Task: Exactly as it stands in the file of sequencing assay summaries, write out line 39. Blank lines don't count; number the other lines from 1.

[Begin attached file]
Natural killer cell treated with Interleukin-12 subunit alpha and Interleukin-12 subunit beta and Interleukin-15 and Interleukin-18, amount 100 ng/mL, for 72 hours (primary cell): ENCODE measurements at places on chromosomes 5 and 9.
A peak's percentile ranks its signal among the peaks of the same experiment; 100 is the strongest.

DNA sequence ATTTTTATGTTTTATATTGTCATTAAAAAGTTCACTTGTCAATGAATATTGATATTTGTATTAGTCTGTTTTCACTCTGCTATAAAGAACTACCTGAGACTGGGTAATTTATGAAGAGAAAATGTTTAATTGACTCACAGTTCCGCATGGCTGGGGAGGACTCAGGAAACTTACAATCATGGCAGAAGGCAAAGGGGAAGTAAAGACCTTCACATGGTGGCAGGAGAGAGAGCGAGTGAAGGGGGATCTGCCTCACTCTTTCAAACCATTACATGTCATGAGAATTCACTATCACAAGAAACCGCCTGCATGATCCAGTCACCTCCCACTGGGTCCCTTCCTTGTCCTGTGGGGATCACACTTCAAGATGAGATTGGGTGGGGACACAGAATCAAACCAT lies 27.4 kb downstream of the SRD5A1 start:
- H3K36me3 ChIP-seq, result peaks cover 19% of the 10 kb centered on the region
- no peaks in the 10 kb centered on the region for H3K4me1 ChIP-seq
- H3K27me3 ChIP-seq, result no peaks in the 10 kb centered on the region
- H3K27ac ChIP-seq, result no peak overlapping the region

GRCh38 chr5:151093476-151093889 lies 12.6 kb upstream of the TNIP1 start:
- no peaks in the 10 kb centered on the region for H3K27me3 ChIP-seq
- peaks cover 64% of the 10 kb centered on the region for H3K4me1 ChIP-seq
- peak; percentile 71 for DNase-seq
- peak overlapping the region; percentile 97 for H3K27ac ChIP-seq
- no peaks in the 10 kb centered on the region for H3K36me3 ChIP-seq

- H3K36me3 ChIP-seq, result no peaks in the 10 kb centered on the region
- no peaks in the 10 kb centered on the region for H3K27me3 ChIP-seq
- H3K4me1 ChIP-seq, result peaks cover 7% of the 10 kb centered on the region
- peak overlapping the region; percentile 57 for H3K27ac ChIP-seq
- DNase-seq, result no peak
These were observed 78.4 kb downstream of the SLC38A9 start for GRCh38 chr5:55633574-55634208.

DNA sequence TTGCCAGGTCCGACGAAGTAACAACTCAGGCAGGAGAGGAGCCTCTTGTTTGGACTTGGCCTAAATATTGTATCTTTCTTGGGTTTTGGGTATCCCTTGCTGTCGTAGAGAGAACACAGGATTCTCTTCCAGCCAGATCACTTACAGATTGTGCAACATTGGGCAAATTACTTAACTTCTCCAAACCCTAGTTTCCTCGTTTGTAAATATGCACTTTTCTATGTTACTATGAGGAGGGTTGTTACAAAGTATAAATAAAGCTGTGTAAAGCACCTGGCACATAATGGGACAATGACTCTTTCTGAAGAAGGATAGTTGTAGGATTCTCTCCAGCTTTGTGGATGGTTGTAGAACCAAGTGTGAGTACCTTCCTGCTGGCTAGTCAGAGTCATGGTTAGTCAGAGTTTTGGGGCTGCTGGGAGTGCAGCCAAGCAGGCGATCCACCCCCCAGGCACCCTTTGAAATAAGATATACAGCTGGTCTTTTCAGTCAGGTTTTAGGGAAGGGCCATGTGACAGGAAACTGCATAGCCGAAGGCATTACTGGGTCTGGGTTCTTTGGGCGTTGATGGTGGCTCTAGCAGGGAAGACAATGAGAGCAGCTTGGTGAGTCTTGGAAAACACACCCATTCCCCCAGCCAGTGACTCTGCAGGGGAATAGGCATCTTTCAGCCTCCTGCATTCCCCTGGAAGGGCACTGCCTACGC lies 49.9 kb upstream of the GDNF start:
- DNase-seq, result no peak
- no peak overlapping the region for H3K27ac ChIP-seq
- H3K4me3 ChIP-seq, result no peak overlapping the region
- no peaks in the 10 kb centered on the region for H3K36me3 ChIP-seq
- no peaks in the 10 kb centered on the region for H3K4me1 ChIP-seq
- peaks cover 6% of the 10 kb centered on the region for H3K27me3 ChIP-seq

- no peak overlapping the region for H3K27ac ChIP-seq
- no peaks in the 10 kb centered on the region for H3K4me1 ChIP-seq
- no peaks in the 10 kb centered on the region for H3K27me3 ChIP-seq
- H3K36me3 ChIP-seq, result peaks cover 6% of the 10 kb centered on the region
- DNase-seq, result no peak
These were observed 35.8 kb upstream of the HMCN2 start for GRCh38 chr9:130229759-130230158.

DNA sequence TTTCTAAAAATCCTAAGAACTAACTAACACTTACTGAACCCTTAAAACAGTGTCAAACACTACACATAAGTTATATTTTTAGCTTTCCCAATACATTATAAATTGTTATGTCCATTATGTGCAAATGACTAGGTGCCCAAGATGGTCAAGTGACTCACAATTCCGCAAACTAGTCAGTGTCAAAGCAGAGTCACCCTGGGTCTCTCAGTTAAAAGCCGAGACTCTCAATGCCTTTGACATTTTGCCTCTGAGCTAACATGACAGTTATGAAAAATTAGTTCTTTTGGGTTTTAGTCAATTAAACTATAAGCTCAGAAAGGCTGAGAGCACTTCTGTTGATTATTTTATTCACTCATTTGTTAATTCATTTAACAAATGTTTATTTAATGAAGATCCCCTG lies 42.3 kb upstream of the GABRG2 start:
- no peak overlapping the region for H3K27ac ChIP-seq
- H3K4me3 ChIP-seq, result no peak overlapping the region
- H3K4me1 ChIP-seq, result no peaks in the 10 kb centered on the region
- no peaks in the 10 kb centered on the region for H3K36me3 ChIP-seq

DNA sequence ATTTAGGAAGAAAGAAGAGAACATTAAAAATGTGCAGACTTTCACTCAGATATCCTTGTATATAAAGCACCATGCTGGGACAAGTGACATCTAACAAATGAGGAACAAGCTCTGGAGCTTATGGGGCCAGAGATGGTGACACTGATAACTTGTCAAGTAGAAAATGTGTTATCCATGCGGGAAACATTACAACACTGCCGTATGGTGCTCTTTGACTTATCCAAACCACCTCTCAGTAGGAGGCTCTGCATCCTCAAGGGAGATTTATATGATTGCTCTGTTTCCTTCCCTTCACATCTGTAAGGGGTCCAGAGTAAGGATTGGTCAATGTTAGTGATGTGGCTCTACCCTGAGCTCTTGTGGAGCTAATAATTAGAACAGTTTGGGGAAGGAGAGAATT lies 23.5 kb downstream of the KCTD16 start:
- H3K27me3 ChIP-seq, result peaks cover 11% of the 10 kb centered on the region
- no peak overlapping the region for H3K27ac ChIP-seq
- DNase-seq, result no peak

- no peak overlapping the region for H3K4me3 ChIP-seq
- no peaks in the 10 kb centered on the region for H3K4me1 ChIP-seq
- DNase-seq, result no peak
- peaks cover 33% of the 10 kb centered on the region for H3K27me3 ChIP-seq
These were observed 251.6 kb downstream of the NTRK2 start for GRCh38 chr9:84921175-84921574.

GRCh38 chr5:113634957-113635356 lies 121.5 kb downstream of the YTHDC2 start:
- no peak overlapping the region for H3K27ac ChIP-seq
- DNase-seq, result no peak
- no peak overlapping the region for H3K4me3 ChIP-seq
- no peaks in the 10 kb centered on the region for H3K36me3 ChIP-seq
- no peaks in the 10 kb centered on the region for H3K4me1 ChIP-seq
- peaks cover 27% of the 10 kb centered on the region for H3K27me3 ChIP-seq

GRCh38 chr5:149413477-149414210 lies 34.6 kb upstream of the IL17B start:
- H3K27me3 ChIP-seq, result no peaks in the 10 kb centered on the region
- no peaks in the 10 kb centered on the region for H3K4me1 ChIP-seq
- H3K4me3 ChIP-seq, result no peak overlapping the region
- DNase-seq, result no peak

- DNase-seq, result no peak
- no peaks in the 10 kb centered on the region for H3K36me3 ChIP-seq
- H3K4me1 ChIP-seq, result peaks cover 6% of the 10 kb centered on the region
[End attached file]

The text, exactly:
- H3K27me3 ChIP-seq, result peaks cover 11% of the 10 kb centered on the region